Introducing a new Headlife feature. Post your essential music album of all time, and why we should all listen to it before we die. One rule: it has to be British or American.
Pearl Jam: No Code
It’s hard to believe now, but I was a grungehead in my late teens. This means I shopped for clothes at Oxfam, bought vinyl records, went to gigs, watched MTV’s 120 minutes, and listened every night to Lamacq’s Evening Session on Radio 1. I was also a purist: “true” alternative music meant stuff like Mudhoney and Sonic Youth. Nirvana’s Nevermind and Pearl Jam’s Ten, whilst good, were just too “obvious” (oh the snobbery!) I actually had tickets to see Nirvana, but Kurt Cobain shot himself and grunge was “dead”.
Skip forward to 1997. I returned from serving my Mormon mission having lived two years completely detached from pop culture. My friends were raving about bands I had never heard of, so in my attempt to rediscover music I opted for something familiar: Pearl Jam and their No Code album. So much of music has to do with its setting. This was the first album I had really listened to for two years and it was honey to my virgin ears. I discovered it on holiday in Scotland with my best friend Dan. And, wonderfully, it marked an evolution from the pop sound of Jeremy: Pearl Jam were now kosher-cool. Stuart will remember me saying to him one rainy night in Oxford that the only true Pearl Jam fans are the post No Code crowd. I maintain that.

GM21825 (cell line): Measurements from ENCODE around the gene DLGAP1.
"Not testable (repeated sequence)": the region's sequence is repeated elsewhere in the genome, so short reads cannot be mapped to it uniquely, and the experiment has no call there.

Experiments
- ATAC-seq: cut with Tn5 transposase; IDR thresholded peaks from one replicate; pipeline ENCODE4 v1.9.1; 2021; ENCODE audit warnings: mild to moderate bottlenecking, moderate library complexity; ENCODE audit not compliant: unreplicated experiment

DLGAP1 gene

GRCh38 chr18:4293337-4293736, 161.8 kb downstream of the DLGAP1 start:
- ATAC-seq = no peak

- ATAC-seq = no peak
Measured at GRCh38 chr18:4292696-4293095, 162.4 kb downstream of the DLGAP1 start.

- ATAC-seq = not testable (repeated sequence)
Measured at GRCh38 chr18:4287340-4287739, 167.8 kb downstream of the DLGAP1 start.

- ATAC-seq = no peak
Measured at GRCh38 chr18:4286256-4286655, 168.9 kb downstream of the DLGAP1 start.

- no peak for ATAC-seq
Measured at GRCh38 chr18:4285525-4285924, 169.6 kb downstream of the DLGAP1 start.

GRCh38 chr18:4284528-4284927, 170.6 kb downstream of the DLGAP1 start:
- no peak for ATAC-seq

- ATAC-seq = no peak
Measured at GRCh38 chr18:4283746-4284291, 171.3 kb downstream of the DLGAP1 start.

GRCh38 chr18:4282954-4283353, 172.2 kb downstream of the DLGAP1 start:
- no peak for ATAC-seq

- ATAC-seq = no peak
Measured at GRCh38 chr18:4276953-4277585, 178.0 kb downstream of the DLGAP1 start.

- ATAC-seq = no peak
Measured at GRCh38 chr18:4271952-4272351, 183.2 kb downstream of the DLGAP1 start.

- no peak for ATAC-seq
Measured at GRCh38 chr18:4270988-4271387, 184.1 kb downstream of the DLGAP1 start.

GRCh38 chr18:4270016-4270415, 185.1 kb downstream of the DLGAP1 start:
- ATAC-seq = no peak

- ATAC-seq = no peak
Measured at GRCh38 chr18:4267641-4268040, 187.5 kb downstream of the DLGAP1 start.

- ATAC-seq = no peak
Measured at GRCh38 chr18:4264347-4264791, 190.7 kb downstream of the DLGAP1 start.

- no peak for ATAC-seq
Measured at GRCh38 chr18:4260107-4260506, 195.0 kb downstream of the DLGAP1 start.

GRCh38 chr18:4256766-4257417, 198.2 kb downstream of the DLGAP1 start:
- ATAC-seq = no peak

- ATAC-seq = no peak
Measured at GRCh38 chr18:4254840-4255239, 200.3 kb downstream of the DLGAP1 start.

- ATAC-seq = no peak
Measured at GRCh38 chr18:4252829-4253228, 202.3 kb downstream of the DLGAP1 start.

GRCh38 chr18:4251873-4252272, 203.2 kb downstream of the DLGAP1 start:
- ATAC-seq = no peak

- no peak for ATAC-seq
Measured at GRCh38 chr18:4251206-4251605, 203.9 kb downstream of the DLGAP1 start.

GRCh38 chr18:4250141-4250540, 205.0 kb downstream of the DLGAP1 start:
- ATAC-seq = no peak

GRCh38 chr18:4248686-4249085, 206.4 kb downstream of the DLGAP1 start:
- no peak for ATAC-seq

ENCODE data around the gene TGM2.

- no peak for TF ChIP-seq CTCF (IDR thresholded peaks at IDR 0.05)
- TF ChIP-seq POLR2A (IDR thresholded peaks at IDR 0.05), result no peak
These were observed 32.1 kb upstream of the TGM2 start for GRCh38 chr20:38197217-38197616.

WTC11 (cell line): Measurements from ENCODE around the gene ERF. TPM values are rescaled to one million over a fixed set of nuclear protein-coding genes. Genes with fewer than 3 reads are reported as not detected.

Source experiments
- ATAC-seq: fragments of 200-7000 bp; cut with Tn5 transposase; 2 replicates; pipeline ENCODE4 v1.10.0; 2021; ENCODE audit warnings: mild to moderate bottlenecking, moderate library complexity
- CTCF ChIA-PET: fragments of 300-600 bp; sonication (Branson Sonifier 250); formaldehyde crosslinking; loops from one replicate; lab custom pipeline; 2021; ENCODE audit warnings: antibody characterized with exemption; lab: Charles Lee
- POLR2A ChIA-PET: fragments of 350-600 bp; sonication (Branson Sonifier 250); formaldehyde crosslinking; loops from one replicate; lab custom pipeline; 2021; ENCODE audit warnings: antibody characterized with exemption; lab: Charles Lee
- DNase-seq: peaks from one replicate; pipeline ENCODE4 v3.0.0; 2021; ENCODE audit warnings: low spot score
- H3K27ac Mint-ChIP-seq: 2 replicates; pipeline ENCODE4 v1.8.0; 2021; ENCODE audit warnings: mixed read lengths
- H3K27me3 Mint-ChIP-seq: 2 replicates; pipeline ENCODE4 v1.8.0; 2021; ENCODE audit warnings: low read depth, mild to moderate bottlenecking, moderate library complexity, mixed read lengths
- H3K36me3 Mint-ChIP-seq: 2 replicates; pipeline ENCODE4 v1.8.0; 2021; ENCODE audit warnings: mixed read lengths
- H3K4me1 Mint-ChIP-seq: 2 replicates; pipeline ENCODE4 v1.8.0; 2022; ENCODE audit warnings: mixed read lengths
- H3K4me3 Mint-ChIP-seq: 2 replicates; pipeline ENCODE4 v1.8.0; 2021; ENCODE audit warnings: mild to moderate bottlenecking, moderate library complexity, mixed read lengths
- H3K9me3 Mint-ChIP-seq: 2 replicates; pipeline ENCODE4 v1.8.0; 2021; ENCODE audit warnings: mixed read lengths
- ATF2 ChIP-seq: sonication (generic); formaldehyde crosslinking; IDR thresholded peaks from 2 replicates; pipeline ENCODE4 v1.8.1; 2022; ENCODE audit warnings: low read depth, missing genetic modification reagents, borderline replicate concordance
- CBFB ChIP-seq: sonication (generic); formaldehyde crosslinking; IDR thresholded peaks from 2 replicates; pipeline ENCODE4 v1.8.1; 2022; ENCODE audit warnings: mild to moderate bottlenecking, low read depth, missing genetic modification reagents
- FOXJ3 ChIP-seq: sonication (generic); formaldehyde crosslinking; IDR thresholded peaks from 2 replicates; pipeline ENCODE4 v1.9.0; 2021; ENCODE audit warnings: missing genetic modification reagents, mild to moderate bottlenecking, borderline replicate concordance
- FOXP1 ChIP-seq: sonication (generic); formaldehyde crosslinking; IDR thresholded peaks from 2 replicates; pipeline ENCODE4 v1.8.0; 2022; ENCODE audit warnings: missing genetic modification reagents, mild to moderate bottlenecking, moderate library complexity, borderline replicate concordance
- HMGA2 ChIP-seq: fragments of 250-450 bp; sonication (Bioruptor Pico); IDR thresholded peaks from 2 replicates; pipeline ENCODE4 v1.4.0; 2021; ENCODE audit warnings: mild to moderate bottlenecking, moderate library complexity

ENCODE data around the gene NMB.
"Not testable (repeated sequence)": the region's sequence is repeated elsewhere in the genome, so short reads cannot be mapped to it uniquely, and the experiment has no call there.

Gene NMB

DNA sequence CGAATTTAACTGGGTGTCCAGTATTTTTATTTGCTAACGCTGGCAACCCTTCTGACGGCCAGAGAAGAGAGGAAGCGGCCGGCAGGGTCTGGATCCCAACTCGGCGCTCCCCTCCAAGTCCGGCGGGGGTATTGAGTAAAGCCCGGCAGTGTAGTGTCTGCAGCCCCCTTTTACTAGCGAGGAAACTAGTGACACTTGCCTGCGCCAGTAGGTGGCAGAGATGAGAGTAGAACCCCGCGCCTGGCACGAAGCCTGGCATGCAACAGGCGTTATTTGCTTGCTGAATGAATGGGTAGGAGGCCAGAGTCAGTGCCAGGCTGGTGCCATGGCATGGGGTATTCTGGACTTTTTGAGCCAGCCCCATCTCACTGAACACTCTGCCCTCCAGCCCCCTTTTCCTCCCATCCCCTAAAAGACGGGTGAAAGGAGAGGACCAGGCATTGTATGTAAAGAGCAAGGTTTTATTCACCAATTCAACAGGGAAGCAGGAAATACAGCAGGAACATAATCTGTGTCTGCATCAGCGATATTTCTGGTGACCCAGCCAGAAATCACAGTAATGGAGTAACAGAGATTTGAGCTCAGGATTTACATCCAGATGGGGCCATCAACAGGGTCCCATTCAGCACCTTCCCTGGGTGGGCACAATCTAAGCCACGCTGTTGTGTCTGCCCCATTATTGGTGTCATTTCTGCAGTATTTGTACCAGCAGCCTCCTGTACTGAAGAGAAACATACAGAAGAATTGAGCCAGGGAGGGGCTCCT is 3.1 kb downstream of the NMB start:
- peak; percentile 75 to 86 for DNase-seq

No Code has, for me, the best opening in music. They start with this weird, quiet little balad called “Sometimes” and then launch immediately into the mosh-brilliance of “Hail, Hail”. The album never recovers and rushes through grunge wash and acoustic melody. “Present Tense” is the perfect Pearl Jam song. So here’s my pitch: if you like guitar music but prefer something a little out of the MTV mainstream, give No Code a try. PJ are still churning out the music–a really class act. For more information, check out these links:
For a limited time I have placed “Hail, Hail” on the Headlife server (here).